A Cologne-based research team has found that the metabolism of mitochondria, the energy providers of cells, in macrophages coordinates wound healing to a significant degree. Macrophages belong to white blood cells and are also called scavenger cells. Professor Dr. Sabine Eming and his collaborators and colleagues from the CECAD Center of Excellence for Research on Aging at the University of Cologne have shown that wound macrophages undergo different metabolic programs during tissue repair, which are necessary to support the successive phases of skin reconstruction after an injury. The article “Mitochondrial metabolism coordinates stage-specific repair processes in macrophages during wound healing” was published in Cell metabolism.
In the human body, macrophages can assume different states of activation. As pro-inflammatory macrophages in the early phase of wound healing, they kill bacteria or viruses and initiate a protective defense response. Late healing repair macrophages support the resolution of inflammation so that tissue can build up and balance can be restored. An unresolved question in macrophage biology is what signals are required for the transition from inflammatory macrophages to restorative macrophages. In the new study, Eming, senior physician in the department of dermatology and venereology and research group leader at CECAD and the Cologne Center for Molecular Medicine (CMMC), and his team demonstrated a functional link between tissue repair, the cell metabolism and the activation and function of tissue repairing macrophages. Changes in mitochondrial metabolism are the critical control mechanism for the various functions of macrophages during early and late wound healing.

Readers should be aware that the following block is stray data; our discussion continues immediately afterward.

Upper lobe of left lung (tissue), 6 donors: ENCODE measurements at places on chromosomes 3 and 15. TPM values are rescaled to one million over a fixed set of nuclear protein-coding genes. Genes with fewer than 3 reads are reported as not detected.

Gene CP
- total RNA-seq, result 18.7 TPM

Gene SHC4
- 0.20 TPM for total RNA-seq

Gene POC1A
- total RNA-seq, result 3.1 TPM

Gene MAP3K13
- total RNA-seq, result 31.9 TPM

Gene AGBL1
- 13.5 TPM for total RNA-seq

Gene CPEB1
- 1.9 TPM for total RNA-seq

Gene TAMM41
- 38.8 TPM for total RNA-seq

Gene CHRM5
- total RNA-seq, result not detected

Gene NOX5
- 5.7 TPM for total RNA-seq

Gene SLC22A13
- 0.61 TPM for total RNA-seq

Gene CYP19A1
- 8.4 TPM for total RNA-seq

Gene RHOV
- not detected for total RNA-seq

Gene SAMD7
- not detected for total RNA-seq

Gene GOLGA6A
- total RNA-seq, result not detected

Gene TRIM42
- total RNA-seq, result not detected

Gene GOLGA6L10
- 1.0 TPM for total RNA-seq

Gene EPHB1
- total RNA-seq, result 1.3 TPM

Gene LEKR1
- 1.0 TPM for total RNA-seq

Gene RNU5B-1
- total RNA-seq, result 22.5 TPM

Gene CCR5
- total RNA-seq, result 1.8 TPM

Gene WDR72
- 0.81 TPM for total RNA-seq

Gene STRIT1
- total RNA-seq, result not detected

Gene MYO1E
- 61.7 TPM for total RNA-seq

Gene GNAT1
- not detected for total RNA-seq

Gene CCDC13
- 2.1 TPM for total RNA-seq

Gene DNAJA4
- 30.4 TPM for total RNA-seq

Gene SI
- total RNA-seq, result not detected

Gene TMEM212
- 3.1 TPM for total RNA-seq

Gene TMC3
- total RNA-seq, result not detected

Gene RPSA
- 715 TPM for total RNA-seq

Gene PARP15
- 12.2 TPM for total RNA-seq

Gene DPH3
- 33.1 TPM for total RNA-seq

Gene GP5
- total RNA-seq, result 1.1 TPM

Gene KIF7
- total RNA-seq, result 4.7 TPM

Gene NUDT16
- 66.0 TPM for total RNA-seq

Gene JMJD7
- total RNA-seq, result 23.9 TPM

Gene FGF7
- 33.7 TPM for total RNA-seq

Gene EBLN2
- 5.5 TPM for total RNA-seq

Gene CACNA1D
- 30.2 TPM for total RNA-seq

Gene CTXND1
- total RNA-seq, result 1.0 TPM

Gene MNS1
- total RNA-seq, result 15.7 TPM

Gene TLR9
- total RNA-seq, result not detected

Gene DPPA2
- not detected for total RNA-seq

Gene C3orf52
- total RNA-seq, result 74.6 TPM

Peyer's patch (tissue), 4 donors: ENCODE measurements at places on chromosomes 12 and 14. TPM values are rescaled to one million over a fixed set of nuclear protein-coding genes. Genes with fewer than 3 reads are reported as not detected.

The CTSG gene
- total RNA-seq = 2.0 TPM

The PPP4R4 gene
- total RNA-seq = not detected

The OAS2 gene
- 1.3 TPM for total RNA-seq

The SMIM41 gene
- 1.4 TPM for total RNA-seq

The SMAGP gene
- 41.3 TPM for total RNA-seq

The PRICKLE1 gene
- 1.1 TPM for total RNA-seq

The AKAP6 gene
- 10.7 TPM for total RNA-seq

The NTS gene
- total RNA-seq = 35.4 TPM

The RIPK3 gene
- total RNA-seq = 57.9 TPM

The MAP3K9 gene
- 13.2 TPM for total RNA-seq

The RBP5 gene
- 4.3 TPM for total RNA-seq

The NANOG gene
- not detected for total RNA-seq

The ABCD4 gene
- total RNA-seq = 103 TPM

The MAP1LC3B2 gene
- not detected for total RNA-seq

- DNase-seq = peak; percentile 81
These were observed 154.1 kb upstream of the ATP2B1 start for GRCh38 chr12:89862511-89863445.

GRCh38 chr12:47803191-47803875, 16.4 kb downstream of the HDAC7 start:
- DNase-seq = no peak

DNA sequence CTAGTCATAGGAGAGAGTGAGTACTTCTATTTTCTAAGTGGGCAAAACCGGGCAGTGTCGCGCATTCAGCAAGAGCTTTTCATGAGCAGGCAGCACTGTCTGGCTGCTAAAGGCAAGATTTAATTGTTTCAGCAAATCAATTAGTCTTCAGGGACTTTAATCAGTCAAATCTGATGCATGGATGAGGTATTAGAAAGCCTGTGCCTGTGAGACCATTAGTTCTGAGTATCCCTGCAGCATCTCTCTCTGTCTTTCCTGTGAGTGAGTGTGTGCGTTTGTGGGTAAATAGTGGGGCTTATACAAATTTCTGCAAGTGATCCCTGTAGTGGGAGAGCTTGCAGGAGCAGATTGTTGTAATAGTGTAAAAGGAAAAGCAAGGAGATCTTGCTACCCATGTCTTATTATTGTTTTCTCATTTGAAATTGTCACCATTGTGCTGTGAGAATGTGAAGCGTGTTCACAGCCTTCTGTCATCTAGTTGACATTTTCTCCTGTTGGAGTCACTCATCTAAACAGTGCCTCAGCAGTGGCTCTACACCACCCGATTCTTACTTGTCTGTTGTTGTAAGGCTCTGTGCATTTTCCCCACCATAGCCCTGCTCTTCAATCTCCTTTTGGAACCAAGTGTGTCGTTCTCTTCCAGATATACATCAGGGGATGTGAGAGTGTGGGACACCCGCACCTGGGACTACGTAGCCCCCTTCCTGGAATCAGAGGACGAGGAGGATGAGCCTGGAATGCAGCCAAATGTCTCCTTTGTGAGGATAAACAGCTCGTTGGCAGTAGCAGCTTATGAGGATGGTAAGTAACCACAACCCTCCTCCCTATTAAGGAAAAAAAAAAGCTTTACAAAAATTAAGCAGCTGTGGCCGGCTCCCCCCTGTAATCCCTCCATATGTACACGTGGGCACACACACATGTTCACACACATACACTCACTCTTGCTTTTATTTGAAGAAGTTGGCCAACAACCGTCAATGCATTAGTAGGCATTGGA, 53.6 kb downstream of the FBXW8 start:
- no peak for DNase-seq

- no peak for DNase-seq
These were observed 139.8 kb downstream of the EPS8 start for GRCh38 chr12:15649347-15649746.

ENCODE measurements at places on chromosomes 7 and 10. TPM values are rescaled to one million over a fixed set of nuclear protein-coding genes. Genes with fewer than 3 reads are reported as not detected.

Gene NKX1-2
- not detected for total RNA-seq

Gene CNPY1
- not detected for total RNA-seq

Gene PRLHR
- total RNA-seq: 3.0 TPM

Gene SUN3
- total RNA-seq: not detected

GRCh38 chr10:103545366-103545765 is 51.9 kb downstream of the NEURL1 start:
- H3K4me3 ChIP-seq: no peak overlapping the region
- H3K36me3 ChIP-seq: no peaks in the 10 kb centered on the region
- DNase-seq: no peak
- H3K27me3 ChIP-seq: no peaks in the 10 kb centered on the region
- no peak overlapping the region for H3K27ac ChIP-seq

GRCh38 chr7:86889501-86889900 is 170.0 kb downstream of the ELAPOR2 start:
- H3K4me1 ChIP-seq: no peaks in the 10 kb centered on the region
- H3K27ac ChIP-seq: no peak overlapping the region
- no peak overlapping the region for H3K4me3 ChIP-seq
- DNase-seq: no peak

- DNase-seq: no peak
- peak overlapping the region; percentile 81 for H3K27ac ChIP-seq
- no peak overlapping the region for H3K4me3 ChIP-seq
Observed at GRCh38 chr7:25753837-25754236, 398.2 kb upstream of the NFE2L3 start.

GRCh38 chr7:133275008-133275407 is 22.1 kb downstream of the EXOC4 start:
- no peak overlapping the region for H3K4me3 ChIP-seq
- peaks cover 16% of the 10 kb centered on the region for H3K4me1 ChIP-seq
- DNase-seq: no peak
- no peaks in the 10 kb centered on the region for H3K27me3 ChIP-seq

In an animal model, scientists studied the metabolism of macrophages in early and late healing states. They discovered that the metabolism of sugar in the early phase is not sufficient for productive repair. Using single-cell sequencing, the team found that an early-stage macrophage subpopulation metabolizes reactive oxygen radicals produced in the mitochondria as a byproduct of cellular respiration. Eming and his team were able to show for the first time that the benefit of reactive oxygen-containing molecules in early wound macrophages is essential for ensuring blood vessel growth and therefore rapid healing. In contrast, macrophages use a different type of mitochondrial stromal exchange mediated by specific receptors (IL-4Ra) for their anti-inflammatory and restorative functions in the late phase of wound healing.
“Based on our results, it will be very interesting to understand whether disrupted mitochondrial stress in cells of the immune system contributes to aberrant inflammatory responses in the skin and wound healing disease states,” said Eming. “It will also be exciting to see whether pharmacological intervention in mitochondrial stress responses provides therapeutic benefit and facilitates repair of injured tissue.”
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